01 May, 2011

Why I'm Exhausted From Defending Linkedin: An Open Letter To The Investors, Board, Management And Other Linkedin "Suits"

Remember Velma Hart? She's the black lady who made national news when she stood up in a televised Town Hall Meeting that she was "exhausted" from defending Barack Obama.

I feel like the Velma Hart of Linkedin. I'm exhausted from defending Linkedin.

I just spent hours composing a message to members of the three Linkedin groups I own and manage explaining to them how the latest ham-handed "anti-spam" Linkedin technological change will adversely effect members' ability to send messages to each other unless they do so as 1st level connections or unless they do so as participants in a group discussion.

To thwart spammers, Linkedin no longer allows me to look you up and send you a message from an advanced search screen. Let's say a recruiter, HR manager, department head or other heavy LI user sets up an advanced search to find everybody in her network with a degree in accounting and let's say some of the people who show up in that search are members of some of the same groups as the searcher. The searcher no longer has a "send message" option at that screen unless the searcher and the intended recipient are 1st level connections.

This is another example of how the technological geniuses and engineers who run Linkedin don't understand the first damn thing about the humans who use their technology. The harder Linkedin makes it for people to "talk to each other" via Linkedin, the less often Linkedin account holders will log on and the less time they will spend there.

Is there NOBODY at Linkedin who understands this? If the suits who run Linkedin - Reid Hoffman, Nick Besbeas, Jeff Weiner, Deep Nishar, Skip Battle, Leslie Kilgore, Michael Moritz, David Sze, et al,  don't understand this then the investors need to rise up and make them understand that people with Linkedin accounts are just giving up on Linkedin in droves.

If I didn't know better, I'd swear Linkedin is deliberately driving users into the messaging-enabled arms of Facebook where, if I can see you I can send you a message unless you have disabled that messaging in your account settings. Of course, most Facebook account holders have not disabled that function. Why would they? The whole point of "social media" is to be able to talk to people via the social media platform you're using. Facebook makes that easy. Linkedin makes that hard.

In my 01 September 2010 blog post I said that Linkedin's artificial distinction between "professional" networking and the "social networking" of Facebook is not shared by the typical Linkedin user and has not survived first contact with the enemy (Facebook). Linkedin tries to say they don't compete with Facebook and, therefore, don't care if the Facebook user experience is making Linkedin users expect Linkedin to be more like Facebook. That's like a beer maker saying he doesn't mind losing sales to wine makers because their target markets are different. People have a limited amount of time to spend on networking platforms and if they are choosing to spend it on Facebook instead of Linkedin, that's going to cost Linkedin investors money. Don't they understand that?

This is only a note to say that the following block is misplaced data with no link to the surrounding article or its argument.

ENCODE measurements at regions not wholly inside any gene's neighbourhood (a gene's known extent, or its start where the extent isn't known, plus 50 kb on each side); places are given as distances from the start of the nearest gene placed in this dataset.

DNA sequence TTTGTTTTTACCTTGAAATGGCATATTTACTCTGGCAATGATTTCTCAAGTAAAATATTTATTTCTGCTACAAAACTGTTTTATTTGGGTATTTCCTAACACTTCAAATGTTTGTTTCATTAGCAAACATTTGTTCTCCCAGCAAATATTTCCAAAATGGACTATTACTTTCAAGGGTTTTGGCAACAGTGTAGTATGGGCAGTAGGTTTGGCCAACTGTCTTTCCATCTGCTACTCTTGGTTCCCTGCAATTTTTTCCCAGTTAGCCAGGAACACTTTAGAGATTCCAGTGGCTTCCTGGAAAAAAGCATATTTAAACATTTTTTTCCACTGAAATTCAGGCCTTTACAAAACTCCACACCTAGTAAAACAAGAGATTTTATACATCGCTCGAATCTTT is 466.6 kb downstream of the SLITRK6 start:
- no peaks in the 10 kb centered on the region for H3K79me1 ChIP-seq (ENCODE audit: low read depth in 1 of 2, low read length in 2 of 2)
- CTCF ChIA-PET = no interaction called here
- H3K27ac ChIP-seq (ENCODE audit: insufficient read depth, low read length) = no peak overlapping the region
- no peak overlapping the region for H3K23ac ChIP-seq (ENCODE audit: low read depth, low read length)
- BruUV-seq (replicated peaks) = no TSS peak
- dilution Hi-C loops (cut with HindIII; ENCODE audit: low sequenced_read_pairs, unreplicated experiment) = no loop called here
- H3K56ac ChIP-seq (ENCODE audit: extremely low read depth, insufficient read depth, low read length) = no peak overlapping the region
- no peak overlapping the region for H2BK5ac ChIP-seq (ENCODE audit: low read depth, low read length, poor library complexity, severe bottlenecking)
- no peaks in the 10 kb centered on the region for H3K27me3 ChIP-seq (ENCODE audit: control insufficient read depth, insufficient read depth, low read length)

Doesn't Deep Nishar, VP of User Experience at Linkedin, understand that the reason Linkedin has so-called "users" who haven't logged on in a year and can't remember their passwords is because Linkedin keeps making it harder, not easier, for users to talk to each other?

Isn't there a Linkedin investor out there who understands that "the Facebook effect" has forever shaped and elevated Linkedin user expectations?

Look, Linkedin, I get it. I do. You are trying to use your technology to enforce a particular networking philosophy. I understand. In a perfect world, the best way for me to "meet" a person I don't know is for me to be introduced to that person through a mutual friend. I agree, that's best. The mutual friend serves as a kind of "social and professional co-signer". I get it. I agree with it. But your average Linkedin user doesn't know how to use the "get introduced through a connection" function.

And what's the deal with asking us for the recipient's email address before we can send a connection request to that recipient? It may be that I haven't seen the recipient since 3 jobs ago but the recipient would gladly reconnect with me. Why do you make me go find them on Facebook so I can get their email address? If I have to find them on Facebook, send them a message, get their email address and then connect with them on Linkedin, what's to prevent me from just deciding that Facebook is easier to use and facilitates rather than hinders my communication with other people?

So, just as Velma Hart is "exhausted" from defending Obama, I am exhausted from defending Linkedin. Just the other day I told one of my Friends of Linkedin group members that I hope somebody who understands people as well as engineering will buy Linkedin and fully enable messaging between Linkedin account holders.
Read my 01 September 2010 post, "How Linkedin Must Change" at ::http://higginbothamatlarge.blogspot.com/2010/09/how-linkedin-must-change-adapting-to.html
Higginbotham at Large no longer accepts or publishes reader comments here. if you wish to send me suggestions or hate mail, email me at JosephHigginbotham@gmail.com. If you wish to discuss current events or politics with me, meet me at LinkedLiberals on Linkedin. If you wish to discuss the future of St. Albans, WV, meet me at LinkedSt.Albans on Linkedin. 

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